Wimple Wars: Music at the Centre of Controversies at the Monastery of the Glorious Assumption of Our Blessed Lady in Brussels

Research output: Contribution to conferencePaper


While the dissolution of the monasteries in 1539 may have put an end to convents for English women domestically, the 16th and 17th centuries saw the opening of over twenty convents designed specifically for English women seeking a religious life. However, within a generation of the first convent opening its doors in Brussels, it became clear that the task of operating cloistered institutions in a foreign country - where language differences and cultural clashes were impossible to avoid - was potentially more difficult than anticipated. Recent scholarship by Emlie Murphy and Jaime Goodrich has examined the embarrassingly public accusations of emotional, physical and sexual abuse that plagued the Monastery of the Glorious Assumption of Our Blessed Lady in Brussels, with much discussion on the role of language differences within the convent resulting in miscommunication, mistrust, and intense factionalism. However, little attention has been paid to the ensuing struggles that continued to centre around the performance of the Divine Office. This paper will focus on reports of the violence surrounding Lenten services at the convent. It will focus on how disagreements over who was to sing what, who had the authority to decide singers, and general grudges between the nuns led to attempts on behalf of one faction (including such characters as Dames Aurea James, Lucy Bacon, Mary Phillipps, and more) to intimidate and embarrass the opposing side (including Dames Martha Colford, Marina Draycott, Christina Paris, and more) through disruption of musicking, purposeful misperformance of music, and physical altercations. It will discuss the context of this disruption within the highly liminal space of performance of Mass and the Divine Offices, given the openness of part of the chapel to local visitors, many of whom might have been concerned about the presence of English nuns in their locality. It will demonstrate how the convent’s place in exile and under the jurisdiction of a foreign authority meant the acceptance of behaviour and situations that ordinarily would not have been necessary. Lastly, it will discuss the role of disharmony in an English convent within the wider context of musical performance in exiled English convents in the Low Countries.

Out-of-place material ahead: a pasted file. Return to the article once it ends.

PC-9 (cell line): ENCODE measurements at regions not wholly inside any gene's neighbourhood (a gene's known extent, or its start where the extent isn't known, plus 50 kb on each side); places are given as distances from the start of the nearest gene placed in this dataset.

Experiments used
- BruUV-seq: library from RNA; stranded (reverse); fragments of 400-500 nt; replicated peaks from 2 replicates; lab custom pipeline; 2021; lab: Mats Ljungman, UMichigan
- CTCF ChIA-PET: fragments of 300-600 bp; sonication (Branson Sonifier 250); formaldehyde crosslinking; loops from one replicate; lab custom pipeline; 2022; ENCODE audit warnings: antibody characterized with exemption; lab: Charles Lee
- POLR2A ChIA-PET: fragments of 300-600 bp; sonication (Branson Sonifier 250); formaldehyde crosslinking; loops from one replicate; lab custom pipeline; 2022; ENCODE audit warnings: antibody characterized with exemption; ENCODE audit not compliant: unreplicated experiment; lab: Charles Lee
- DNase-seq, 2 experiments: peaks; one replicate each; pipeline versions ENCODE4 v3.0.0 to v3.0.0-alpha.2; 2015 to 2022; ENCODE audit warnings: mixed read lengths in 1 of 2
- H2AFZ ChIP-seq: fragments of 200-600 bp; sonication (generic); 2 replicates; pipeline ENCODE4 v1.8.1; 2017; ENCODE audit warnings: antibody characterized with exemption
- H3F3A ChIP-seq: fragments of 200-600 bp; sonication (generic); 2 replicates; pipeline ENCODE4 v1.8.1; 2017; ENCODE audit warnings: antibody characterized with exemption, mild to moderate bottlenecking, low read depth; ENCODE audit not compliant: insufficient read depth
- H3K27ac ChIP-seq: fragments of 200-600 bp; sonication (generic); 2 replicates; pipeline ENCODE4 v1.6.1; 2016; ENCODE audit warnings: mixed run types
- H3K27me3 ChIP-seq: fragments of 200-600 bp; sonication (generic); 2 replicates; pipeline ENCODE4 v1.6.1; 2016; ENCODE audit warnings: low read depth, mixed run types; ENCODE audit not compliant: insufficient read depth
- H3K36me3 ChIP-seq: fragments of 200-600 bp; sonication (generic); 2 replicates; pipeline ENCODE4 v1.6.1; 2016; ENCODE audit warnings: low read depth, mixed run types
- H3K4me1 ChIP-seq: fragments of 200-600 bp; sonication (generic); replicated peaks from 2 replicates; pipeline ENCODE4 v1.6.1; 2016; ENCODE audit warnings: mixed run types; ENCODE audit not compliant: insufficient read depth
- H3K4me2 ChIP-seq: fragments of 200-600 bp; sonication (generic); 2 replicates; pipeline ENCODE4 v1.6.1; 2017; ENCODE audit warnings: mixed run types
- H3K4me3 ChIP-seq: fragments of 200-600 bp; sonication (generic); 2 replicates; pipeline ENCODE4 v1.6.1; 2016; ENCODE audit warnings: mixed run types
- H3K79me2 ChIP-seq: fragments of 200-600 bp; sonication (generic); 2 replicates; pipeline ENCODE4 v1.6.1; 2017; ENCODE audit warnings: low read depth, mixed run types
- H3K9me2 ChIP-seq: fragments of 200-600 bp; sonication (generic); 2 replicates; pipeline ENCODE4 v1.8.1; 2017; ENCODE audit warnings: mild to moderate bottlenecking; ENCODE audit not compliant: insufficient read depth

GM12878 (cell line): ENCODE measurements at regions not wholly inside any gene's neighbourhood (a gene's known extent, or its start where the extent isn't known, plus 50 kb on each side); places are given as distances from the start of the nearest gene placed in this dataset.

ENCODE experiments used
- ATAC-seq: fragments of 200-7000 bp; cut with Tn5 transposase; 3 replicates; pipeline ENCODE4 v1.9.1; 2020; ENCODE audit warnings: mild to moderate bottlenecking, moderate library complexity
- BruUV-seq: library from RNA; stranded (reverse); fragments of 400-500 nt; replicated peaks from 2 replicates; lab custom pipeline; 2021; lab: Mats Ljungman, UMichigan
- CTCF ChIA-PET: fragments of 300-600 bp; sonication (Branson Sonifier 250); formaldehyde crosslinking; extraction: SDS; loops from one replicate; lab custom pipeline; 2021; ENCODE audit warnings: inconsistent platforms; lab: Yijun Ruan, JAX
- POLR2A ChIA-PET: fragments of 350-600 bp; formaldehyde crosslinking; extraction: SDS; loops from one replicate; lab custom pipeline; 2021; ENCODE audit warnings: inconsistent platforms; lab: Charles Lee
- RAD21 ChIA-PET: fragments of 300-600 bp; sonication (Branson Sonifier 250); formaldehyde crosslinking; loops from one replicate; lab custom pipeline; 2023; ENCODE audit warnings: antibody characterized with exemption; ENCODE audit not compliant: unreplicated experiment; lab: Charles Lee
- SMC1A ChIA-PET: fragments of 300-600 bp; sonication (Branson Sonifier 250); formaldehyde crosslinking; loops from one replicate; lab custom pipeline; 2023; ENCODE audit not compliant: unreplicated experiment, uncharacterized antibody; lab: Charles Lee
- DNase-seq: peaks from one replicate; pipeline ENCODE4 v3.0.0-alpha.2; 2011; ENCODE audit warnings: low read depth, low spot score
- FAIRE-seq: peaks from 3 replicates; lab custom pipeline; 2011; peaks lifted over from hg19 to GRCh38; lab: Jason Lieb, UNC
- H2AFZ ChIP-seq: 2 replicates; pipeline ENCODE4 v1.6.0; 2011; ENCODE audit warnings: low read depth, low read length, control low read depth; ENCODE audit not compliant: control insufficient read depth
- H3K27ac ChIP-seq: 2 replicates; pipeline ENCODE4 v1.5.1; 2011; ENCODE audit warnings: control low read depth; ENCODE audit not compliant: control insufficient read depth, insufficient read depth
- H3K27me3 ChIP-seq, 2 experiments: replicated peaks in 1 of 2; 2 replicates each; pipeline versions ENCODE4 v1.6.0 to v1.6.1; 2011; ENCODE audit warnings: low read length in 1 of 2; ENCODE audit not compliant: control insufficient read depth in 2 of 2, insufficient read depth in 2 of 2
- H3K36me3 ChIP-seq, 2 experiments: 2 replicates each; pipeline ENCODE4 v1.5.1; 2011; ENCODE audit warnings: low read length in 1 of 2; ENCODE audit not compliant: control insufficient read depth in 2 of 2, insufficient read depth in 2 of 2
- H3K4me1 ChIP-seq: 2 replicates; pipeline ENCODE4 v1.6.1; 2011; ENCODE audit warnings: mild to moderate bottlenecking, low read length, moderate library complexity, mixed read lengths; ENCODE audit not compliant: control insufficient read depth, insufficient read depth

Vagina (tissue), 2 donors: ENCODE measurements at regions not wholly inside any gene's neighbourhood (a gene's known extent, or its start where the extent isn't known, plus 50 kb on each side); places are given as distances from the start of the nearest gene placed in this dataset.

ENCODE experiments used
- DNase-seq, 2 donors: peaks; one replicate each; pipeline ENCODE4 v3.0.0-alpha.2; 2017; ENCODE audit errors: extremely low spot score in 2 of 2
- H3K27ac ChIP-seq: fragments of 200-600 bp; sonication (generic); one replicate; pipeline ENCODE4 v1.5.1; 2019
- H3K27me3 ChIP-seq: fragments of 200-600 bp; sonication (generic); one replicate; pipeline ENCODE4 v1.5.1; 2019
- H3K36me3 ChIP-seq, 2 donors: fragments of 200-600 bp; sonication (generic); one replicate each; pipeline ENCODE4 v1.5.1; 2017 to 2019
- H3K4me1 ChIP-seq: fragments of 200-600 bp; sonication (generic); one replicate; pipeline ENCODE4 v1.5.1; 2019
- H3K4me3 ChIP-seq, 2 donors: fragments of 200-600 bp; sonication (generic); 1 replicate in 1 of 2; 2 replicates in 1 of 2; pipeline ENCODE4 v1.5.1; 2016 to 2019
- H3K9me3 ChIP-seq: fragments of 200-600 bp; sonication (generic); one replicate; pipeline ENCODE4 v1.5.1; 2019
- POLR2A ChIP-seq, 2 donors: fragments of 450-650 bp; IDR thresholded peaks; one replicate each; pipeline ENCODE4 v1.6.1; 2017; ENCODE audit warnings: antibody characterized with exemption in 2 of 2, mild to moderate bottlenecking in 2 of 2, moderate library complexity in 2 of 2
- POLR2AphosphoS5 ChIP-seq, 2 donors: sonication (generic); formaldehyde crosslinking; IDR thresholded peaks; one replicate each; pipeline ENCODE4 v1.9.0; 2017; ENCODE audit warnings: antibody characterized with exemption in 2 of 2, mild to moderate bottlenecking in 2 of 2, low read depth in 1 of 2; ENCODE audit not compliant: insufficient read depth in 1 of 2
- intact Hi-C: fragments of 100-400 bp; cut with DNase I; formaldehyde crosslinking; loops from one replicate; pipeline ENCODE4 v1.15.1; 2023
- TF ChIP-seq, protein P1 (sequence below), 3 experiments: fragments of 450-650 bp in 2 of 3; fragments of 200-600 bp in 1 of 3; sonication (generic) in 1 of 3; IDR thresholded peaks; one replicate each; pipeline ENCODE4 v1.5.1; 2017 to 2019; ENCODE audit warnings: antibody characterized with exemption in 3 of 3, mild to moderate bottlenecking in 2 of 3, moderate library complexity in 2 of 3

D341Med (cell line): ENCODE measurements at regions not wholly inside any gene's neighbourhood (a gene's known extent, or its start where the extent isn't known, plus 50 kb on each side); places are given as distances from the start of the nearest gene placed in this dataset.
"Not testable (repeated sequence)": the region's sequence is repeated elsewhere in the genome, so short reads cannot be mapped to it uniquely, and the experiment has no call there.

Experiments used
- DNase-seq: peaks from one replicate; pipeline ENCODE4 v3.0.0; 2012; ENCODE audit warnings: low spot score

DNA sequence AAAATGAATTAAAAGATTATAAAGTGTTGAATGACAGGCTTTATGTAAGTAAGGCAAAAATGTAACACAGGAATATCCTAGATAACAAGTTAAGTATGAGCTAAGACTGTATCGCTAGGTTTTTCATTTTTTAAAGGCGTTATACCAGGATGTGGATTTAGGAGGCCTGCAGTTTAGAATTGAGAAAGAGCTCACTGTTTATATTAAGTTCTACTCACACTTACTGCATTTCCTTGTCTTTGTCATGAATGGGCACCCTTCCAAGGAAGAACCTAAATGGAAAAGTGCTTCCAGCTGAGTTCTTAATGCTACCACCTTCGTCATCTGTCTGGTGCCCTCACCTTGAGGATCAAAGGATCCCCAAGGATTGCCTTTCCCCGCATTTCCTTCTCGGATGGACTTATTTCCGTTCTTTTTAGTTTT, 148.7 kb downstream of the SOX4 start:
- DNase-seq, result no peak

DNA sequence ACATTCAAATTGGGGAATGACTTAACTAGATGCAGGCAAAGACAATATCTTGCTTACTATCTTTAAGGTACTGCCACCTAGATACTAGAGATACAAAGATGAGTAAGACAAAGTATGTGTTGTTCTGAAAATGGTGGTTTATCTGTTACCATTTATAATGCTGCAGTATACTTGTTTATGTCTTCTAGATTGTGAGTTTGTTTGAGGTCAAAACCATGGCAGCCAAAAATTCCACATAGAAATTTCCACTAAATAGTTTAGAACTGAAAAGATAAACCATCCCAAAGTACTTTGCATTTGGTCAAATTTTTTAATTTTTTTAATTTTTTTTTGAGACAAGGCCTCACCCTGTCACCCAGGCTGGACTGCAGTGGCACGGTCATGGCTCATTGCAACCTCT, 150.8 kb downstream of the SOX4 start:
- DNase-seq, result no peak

Original languageEnglish
Publication statusUnpublished - 7 Jul 2021
Event49th MEDIEVAL AND RENAISSANCE INTERNATIONAL MUSIC CONFERENCE - Colégio Almada Negreiros/online, Lisbon, Portugal
Duration: 5 Jul 20219 Jul 2021


Abbreviated titleMedRen 2021
Internet address


  • baroque
  • early music
  • musicology
  • convents
  • Musical Institutions
  • Early Modern Music
  • early modern women

Cite this